With your doctor’s permission, doing these easy hand and finger arthritis treatment exercises can help improve functioning and reduce pain. Heat or Ice for Knee Pain?
Brushing your teeth, buttoning your shirt, opening a jar—these are routine daily activities that most people take for granted. Fortunately, «exercising» your hands can help reduce the pain, improve your range of motion, and, ultimately, enable you to perform more easily the various tasks of daily living. Do You Have Osteoarthritis or Rheumatoid Arthritis? Arthritis of the hands manifests differently depending on what kind of arthritis you have. In OA, the protective cartilage that covers the ends of your bones gradually deteriorates due to wear and tear or, in some cases, to injury. RA does not affect the distal interphalangeal joints.
In addition, because RA is a systemic condition, it typically affects joints on both sides of the body. In advanced RA of the hand, various deformities may develop. For example, in a condition known as Boutonniere deformity, the proximal interphalangeal joint flexes and can’t be straightened, while the distal interphalangeal joint extends back away from the palm. Another example is flexor tenosynovitis, also known as trigger finger.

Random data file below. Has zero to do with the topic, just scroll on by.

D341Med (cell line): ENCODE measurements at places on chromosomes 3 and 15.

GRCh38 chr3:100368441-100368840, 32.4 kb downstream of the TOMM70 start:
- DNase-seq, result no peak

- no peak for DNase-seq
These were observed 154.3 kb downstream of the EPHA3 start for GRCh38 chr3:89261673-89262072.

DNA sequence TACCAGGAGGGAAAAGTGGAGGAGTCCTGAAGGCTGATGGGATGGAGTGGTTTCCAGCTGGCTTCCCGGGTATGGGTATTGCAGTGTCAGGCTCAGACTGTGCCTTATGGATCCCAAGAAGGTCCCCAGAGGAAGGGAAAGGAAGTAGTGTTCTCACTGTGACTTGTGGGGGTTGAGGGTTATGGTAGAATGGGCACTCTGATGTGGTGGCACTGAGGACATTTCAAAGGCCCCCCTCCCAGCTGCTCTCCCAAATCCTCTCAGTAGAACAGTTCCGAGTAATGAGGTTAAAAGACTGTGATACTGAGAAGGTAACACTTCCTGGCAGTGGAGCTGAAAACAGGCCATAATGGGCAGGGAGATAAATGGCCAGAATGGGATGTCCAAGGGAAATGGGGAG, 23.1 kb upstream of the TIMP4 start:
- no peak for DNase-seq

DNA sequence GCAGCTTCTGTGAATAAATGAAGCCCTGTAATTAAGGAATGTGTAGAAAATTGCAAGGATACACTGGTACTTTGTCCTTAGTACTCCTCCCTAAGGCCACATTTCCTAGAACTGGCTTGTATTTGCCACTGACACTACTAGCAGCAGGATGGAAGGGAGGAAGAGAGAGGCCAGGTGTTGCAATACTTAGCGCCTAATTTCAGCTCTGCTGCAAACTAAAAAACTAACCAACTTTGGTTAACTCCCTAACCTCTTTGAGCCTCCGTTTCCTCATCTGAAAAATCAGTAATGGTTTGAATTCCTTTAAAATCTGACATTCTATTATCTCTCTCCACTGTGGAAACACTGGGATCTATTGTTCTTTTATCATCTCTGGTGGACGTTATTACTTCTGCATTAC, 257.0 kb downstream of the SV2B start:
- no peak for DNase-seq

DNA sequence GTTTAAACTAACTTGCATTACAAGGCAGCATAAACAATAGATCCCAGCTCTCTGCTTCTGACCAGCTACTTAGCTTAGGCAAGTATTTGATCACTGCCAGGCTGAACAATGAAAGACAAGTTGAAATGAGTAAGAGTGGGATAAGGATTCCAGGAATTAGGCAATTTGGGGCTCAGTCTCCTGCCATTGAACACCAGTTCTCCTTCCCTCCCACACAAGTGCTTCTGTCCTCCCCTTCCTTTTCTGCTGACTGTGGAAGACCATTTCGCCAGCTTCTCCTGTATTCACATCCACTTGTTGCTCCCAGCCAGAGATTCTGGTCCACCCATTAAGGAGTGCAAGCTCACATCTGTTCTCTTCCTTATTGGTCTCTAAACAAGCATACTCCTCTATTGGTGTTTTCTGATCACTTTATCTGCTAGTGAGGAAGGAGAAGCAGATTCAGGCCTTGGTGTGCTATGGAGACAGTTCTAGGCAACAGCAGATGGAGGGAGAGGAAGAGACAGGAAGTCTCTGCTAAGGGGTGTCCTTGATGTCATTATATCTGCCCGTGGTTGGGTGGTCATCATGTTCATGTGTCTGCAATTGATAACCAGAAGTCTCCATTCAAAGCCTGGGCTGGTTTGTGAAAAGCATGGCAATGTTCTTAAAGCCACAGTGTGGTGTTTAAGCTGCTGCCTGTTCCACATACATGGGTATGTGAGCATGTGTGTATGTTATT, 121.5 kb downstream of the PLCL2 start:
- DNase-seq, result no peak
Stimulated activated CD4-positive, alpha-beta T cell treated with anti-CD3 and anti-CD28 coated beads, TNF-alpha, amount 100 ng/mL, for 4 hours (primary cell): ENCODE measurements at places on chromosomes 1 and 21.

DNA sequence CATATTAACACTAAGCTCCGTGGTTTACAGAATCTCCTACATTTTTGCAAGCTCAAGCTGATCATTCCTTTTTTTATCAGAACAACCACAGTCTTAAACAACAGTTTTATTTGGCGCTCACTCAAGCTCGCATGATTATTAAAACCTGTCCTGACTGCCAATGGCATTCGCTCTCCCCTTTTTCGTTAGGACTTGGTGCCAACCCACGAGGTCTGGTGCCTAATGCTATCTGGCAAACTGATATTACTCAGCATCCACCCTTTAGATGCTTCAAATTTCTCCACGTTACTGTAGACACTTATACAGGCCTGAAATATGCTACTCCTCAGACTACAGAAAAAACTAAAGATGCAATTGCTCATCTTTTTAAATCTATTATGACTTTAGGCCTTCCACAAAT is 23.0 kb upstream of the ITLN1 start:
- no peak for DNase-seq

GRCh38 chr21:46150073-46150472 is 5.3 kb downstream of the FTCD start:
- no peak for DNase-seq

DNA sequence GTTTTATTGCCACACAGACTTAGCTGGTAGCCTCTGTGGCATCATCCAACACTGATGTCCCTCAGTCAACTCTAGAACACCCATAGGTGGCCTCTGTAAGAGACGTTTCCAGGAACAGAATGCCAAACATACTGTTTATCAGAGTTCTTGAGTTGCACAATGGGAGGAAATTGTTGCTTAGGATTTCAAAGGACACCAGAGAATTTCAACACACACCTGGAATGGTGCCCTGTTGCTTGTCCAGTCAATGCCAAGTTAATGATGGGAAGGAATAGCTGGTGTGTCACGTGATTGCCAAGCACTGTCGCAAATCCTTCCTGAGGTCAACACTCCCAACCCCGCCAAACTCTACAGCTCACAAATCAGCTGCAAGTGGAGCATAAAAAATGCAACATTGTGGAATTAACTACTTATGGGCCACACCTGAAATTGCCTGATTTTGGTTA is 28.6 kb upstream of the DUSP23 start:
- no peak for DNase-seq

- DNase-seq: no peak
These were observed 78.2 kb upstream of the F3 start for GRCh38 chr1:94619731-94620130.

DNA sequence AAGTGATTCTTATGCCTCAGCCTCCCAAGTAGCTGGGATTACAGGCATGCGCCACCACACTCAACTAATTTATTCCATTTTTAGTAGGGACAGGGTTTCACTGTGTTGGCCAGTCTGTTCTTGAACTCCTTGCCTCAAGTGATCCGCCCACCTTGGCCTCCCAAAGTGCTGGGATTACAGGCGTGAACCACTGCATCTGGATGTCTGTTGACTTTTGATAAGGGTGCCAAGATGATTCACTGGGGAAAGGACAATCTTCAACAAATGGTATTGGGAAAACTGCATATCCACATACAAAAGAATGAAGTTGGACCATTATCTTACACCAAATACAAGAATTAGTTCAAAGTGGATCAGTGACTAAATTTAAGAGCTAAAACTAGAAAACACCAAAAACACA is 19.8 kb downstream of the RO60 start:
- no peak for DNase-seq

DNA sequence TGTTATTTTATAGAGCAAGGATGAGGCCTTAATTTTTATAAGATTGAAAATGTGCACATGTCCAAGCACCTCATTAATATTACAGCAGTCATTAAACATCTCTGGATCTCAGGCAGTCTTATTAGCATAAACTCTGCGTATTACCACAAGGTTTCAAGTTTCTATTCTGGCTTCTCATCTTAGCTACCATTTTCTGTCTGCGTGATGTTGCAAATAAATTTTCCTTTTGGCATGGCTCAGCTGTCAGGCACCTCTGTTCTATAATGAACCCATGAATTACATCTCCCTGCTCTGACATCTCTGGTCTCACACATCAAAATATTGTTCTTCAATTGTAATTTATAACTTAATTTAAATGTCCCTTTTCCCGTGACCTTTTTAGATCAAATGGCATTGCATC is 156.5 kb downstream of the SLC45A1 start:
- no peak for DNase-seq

In this condition, the finger becomes frozen in a bent position, as if poised on the trigger of a gun. First, if your pain is caused by RA, don’t attempt to alleviate it with exercise alone. Second, strengthening exercises can be harmful if performed aggressively and should be done in moderation by people with RA. Third, you should perform any type of exercise with caution while you’re having a flare.